While common sense tells us that alcohol, tobacco or drug use during pregnancy is not healthy for the mother or fetus, the true effects of such substance abuse on an unborn child are still being researched. Because a pregnant woman who abuses these substances is also more likely to engage in other unhealthy behaviors, such as having poor nutrition or minimal exercise, it can be difficult to tease out exactly which factors impact certain areas of fetal development. Here is what the current research suggests when it comes to the way certain substances impact fetal growth:

  • CAFFEINE (if used in excess) – Low birth weight; Infant irritability
  • ALCOHOL – Brain and spinal cord damage; Premature birth, miscarriage or stillbirth; Problems with bonding/feeding as a newborn; Small birth weight and growth problems in childhood; Fetal Alcohol Spectrum Disorders (FASD) that include small head size, flattened facial features, narrow eye openings; Learning and behavior problems in childhood and adolescence; Attention problems; Hearing and vision problems
  • TOBACCO/NICOTINE – Heart defects, often leading to death in the first year of life or continued health problems requiring hospitalization throughout childhood; Premature birth; Low birth weight; Birth defects such as cleft lip/palate; Higher risk of SIDS; Respiratory problems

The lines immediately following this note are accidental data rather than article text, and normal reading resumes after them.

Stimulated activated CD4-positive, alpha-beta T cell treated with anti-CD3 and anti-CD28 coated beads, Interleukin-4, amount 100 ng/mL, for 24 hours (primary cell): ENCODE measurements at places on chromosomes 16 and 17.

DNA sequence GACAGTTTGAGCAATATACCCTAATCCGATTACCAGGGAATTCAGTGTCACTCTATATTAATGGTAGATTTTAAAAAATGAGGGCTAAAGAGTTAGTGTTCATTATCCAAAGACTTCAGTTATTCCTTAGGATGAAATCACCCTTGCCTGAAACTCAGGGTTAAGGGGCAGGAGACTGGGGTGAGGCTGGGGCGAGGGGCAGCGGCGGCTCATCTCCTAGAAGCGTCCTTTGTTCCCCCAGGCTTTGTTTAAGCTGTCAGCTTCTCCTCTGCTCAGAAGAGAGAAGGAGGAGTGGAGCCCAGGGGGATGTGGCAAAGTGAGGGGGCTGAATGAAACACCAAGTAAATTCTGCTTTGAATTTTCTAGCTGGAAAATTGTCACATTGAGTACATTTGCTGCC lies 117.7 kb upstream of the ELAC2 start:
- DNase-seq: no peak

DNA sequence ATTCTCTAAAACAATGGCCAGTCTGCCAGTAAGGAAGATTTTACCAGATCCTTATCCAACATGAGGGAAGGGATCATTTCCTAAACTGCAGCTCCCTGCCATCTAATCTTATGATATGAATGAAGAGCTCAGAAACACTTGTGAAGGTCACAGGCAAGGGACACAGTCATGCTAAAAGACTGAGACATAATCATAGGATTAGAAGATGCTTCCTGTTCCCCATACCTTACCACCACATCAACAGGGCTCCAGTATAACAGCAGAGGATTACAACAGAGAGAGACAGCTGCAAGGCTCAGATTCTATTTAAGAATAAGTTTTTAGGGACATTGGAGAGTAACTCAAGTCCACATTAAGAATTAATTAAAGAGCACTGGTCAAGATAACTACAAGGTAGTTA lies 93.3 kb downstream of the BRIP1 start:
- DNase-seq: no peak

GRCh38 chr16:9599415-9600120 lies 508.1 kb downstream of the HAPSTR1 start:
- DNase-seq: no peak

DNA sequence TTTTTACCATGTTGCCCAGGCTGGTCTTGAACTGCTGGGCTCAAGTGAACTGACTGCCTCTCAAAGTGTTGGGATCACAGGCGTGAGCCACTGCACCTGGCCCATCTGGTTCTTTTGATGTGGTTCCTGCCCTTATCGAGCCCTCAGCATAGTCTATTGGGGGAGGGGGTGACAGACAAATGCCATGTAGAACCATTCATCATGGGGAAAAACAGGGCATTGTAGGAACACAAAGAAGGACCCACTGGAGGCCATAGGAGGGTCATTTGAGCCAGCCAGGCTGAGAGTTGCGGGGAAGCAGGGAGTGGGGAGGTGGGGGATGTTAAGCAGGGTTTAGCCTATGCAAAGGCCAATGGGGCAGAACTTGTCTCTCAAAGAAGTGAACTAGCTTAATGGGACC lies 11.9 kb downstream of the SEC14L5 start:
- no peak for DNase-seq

• MARIJUANA – Increased risk of premature birth; Possible withdrawal symptoms such as excessive crying and trembling; Easily overstimulated and difficulty adjusting to changes; Sleep problems in infancy and childhood; Increased risk of learning or behavioral problems; Difficulties with attention and concentration
  • AMPHETAMINTES (Ecstasy, meth) – Increased risk of defects such as clubfoot, cleft lip/palate, congenital heart problems; Premature birth and low birth weight at term; Possible withdrawal symptoms such as jitteriness, drowsiness and breathing problems; Learning problems in childhood and adolescence
  • HEROIN – Premature birth and stillbirth due to membrane ruptures; Low birth weight; Breathing problems; Likely withdrawal symptoms such as fever, sneezing, trembling, irritability, diarrhea, vomiting, continual crying and seizures; Higher risk of SIDS (Sudden Infant Death Syndrome); Increased risk of health problems and birth defects
  • COCAINE – Placental problems leading to lack of oxygen for the fetus; Behavioral disturbances in infancy and childhood such as irritability, jitteriness, oversensitivity  to even gentle touch/sound; Difficult to comfort babies, often withdrawn or unresponsive; Higher risk of SIDS; Language delays; Attention problems; Possible lower IQ

While many factors play a role in how these substances impact fetal development, such as the timing and frequency of substance use, here’s the moral of the story: A pregnant mother’s poor choices have a strong possibility of negatively impacting the growth of her unborn child, not only with development in the womb, but continued challenges with health problems and physical/mental/emotional disabilities throughout the child’s lifetime. The unfairness of that deal is beyond measure.

Link of the Week:  National-Institute-on-Drug-Abuse

Next Week’s Blog:  Learned Helplessness and Poor Self-Esteem due to Abuse